House Intel Chair Adam Schiff once worked as a failing Hollywood screenwriter while living in Los Angeles; penning a post-World War II movie described as “too depressing” and a courtroom drama called “Minotaur” that no studio wanted to purchase.
“When Adam Schiff was a young assistant U.S. attorney living in Los Angeles, he did what everyone does when they move to Hollywood. He wrote a screenplay,” reports the Washington Post.
“He spent hours at the Academy of Motion Picture Arts and Sciences, reading the scripts for ‘Silence of the Lambs’ and ‘Witness’ in the library (it was the ’90s). He leaned on his courtroom experience, thinking back on snippets of dialogue during trials as he typed out a crime thriller,” adds the Post.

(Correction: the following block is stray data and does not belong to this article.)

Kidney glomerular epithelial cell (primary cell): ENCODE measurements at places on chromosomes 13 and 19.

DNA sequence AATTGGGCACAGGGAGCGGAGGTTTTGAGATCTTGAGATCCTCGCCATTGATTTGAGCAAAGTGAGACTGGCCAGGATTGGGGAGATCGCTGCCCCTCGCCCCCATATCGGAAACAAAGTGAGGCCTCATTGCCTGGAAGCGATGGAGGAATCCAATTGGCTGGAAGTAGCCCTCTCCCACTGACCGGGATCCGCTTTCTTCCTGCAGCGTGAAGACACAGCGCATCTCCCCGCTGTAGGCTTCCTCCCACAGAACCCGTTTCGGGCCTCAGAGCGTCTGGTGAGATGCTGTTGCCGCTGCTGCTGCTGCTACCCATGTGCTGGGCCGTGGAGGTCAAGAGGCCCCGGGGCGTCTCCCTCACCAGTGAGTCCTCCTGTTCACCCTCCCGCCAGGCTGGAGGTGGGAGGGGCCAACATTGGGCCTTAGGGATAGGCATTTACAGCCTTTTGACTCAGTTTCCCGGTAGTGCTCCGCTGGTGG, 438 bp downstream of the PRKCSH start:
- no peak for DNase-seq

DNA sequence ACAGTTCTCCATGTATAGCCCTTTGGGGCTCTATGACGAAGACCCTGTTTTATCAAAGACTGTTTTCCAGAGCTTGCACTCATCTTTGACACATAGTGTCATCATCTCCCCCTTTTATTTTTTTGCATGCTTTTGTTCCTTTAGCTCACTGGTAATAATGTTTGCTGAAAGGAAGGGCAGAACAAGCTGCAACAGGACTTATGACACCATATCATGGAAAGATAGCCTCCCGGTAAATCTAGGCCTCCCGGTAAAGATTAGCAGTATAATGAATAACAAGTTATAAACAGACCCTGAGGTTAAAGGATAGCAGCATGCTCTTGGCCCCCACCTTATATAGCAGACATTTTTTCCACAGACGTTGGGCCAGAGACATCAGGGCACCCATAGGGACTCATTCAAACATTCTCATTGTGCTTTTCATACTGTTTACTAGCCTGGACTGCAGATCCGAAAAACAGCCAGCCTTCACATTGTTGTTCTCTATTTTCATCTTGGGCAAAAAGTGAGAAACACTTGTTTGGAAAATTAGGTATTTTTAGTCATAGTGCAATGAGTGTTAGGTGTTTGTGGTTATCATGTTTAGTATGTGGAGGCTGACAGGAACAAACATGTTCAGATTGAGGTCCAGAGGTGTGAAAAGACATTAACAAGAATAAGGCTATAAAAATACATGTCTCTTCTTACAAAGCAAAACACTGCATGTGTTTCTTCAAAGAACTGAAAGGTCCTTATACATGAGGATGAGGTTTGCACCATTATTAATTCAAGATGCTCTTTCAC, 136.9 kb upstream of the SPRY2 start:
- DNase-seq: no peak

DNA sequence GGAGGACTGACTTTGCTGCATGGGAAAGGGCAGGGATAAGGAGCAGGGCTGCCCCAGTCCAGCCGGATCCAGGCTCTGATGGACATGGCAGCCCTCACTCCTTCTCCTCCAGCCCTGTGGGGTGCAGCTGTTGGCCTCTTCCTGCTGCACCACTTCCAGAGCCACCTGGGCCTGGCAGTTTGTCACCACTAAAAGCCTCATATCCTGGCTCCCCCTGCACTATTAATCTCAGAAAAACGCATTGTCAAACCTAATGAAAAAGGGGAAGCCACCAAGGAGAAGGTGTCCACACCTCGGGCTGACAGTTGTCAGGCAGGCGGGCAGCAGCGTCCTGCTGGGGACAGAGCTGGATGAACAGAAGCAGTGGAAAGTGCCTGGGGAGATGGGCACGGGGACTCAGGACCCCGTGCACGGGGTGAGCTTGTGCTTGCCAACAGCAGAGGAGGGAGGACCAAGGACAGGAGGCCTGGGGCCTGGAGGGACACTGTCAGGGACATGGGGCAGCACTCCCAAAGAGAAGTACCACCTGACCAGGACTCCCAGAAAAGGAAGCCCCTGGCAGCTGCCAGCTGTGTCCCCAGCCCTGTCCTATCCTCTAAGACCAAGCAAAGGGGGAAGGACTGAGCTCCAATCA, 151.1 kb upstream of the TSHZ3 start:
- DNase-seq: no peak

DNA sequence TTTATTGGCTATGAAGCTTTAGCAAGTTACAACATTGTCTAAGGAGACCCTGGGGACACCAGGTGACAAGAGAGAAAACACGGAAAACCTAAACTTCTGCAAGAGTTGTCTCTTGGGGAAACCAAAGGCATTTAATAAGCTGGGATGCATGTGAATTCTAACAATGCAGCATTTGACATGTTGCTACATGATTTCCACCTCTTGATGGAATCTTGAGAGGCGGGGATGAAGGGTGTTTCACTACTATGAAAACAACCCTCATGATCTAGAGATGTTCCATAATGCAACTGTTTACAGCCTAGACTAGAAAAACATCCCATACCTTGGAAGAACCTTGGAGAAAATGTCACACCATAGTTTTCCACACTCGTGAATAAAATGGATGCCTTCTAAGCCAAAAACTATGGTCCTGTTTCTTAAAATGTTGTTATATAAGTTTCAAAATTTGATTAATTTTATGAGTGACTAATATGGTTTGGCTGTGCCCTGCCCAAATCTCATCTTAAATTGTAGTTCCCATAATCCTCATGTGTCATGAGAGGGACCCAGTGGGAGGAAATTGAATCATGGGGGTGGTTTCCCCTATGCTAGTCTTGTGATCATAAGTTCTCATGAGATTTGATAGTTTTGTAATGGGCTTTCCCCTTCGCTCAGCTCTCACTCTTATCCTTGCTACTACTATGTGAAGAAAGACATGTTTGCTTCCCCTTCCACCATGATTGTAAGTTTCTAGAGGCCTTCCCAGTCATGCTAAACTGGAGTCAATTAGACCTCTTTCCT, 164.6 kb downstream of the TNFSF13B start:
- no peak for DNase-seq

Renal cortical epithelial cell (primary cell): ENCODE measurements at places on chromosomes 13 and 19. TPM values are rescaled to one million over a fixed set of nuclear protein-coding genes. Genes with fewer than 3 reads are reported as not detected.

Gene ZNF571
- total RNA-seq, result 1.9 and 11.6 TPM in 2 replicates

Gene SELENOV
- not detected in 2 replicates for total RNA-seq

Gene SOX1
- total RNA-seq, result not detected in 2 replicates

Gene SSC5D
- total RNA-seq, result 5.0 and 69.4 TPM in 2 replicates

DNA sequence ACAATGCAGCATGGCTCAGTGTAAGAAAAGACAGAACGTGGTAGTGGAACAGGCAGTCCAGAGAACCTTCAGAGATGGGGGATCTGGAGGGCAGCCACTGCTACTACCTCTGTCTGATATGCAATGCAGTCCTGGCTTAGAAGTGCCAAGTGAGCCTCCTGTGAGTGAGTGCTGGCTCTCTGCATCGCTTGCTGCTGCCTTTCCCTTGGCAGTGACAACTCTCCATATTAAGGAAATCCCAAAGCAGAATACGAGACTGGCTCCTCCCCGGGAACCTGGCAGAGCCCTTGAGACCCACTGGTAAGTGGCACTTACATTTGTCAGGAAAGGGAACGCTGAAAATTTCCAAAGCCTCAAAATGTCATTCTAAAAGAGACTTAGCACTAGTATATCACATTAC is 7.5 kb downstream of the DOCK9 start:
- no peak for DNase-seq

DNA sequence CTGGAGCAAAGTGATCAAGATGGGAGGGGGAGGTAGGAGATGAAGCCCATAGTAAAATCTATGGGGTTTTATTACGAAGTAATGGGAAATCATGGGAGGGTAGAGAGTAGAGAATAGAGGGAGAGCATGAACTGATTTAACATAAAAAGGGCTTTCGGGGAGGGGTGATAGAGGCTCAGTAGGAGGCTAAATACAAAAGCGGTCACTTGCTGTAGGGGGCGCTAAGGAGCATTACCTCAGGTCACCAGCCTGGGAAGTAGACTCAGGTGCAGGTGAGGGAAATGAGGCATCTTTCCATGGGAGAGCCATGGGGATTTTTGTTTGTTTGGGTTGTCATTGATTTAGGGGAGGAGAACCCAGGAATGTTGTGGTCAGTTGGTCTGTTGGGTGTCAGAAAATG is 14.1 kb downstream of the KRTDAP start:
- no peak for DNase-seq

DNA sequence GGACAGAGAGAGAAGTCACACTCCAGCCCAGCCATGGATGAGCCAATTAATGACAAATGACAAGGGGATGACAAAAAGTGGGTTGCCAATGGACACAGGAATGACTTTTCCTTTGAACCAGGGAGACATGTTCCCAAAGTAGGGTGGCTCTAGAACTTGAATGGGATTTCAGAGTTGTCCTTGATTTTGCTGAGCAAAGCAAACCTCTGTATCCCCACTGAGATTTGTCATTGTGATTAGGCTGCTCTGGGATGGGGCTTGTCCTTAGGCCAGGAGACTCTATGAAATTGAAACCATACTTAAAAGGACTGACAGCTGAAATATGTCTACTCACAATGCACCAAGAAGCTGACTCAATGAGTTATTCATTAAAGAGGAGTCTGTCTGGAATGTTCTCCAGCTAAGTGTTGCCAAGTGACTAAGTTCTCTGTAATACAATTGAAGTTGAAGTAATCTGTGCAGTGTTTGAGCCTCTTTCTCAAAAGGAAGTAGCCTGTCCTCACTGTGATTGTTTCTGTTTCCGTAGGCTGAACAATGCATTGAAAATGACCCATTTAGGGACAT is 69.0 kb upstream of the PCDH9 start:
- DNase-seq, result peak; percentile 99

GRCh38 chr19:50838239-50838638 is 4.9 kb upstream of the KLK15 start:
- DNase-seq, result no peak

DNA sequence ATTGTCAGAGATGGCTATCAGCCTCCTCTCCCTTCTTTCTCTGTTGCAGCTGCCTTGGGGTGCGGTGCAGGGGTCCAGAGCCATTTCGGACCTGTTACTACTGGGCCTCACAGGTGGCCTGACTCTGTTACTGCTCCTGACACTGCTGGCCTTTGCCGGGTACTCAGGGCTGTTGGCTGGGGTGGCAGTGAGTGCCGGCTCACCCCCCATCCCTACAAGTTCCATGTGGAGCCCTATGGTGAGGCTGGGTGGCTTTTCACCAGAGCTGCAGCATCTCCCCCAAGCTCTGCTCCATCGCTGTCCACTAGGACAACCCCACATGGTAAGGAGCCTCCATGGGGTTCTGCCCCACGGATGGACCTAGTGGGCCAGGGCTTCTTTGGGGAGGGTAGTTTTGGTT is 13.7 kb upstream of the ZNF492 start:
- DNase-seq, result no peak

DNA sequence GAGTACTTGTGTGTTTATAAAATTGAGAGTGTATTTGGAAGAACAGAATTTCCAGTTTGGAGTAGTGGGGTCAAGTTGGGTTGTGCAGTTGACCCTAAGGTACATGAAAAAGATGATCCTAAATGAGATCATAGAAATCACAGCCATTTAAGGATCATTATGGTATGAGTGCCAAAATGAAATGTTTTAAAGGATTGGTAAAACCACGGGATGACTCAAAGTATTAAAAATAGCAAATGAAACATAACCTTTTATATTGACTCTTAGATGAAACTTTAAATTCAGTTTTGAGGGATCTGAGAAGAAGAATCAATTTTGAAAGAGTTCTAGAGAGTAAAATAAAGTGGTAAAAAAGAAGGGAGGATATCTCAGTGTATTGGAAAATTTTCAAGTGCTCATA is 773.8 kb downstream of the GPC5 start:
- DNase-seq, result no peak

Schiff describes his time in Hollywood in an interview with the New Yorker back in December 2018.
“The first was a post-Holocaust story called ‘Remnant’” said Schiff. “I had an agent at William Morris tell me it was good but no one would want to see it—too depressing. Then ‘Schindler’s List’ came out, and I was, like, ‘Come on!’”
“I had a friend who was a producer, and he said there were two answers in Hollywood—‘Yes,’ and ‘Here’s a check.’ I was getting lots of yeses,” he added.
Read the full interview at the New Yorker.
Source: Washington Post